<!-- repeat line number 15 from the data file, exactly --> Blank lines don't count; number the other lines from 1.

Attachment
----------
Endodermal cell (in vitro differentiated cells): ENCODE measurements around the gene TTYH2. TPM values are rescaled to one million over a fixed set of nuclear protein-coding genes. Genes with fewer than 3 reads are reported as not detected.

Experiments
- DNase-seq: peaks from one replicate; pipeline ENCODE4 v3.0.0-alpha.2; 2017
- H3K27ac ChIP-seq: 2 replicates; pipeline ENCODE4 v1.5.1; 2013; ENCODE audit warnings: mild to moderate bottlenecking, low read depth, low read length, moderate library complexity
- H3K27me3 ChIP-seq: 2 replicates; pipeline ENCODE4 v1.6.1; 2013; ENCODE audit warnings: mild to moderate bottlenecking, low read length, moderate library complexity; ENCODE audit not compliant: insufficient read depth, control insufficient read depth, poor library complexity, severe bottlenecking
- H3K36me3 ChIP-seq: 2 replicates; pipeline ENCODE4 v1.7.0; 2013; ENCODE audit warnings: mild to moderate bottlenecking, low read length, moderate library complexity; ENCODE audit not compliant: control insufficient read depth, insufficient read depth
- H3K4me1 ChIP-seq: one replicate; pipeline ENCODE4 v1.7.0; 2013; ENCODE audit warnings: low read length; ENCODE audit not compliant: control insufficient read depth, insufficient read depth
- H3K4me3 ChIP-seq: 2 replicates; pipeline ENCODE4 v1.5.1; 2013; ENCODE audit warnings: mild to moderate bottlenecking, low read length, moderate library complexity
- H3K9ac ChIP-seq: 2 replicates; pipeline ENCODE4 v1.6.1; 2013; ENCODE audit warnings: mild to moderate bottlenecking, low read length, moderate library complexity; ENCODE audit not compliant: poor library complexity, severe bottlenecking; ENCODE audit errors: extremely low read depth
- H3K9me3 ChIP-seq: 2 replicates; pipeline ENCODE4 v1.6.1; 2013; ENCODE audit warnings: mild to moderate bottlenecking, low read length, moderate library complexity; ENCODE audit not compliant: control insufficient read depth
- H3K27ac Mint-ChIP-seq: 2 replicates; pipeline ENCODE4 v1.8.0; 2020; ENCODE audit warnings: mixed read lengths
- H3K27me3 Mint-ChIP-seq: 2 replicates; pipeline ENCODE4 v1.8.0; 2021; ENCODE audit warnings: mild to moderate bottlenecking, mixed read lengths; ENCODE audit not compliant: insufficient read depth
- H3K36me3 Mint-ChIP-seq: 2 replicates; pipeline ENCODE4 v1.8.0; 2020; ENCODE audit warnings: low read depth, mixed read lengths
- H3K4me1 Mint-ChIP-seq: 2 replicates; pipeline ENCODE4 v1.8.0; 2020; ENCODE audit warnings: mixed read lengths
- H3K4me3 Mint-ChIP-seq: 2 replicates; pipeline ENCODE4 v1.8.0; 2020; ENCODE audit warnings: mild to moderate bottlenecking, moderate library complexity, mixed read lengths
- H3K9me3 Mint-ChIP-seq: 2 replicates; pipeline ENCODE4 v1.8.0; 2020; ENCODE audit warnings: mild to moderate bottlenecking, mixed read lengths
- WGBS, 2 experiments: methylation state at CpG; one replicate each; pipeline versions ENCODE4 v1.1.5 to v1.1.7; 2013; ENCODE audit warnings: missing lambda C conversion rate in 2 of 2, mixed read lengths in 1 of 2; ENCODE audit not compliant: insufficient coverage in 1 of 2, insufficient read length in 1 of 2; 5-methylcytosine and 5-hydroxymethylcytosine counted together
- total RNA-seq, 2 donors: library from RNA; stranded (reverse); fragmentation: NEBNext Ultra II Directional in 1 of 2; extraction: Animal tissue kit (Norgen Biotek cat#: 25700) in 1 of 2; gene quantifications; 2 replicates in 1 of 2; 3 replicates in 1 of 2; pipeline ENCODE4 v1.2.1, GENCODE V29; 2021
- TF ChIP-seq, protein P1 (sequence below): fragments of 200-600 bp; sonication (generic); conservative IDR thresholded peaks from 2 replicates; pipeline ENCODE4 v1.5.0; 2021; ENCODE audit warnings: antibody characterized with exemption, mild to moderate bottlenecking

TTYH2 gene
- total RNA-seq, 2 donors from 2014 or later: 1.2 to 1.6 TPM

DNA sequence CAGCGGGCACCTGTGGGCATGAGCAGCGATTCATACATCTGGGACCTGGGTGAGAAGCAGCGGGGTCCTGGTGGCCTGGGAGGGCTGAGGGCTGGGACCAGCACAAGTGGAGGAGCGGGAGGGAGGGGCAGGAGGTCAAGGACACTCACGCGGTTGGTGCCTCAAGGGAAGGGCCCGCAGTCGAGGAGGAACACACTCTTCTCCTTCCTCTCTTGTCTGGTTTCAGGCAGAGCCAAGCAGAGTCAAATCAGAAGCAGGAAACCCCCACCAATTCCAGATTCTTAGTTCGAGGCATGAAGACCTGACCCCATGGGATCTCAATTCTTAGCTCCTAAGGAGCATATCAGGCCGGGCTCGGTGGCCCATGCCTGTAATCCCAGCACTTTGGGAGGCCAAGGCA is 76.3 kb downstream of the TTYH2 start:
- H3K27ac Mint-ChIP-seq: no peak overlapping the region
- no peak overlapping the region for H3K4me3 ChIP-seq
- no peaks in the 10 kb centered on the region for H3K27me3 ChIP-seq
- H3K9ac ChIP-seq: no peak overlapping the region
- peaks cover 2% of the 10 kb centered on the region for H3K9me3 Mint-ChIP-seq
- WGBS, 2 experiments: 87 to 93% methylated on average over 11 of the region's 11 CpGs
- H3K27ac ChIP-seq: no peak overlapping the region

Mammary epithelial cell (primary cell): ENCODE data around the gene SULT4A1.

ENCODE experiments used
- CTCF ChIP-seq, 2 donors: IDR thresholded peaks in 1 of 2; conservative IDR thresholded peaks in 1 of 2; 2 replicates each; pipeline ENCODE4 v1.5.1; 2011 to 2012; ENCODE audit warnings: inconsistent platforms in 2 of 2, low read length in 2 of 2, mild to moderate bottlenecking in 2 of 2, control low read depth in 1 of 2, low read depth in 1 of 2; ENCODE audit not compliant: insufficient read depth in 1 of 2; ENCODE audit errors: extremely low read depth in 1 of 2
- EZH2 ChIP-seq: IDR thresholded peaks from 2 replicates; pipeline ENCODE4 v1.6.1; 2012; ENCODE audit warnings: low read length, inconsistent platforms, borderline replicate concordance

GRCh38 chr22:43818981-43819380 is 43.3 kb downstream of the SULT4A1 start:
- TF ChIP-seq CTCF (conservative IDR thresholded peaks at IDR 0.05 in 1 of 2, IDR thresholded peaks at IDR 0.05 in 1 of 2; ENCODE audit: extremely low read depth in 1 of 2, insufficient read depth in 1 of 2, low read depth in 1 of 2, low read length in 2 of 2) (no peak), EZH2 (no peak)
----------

- H3K4me3 Mint-ChIP-seq: 2 replicates; pipeline ENCODE4 v1.8.0; 2020; ENCODE audit warnings: mild to moderate bottlenecking, moderate library complexity, mixed read lengths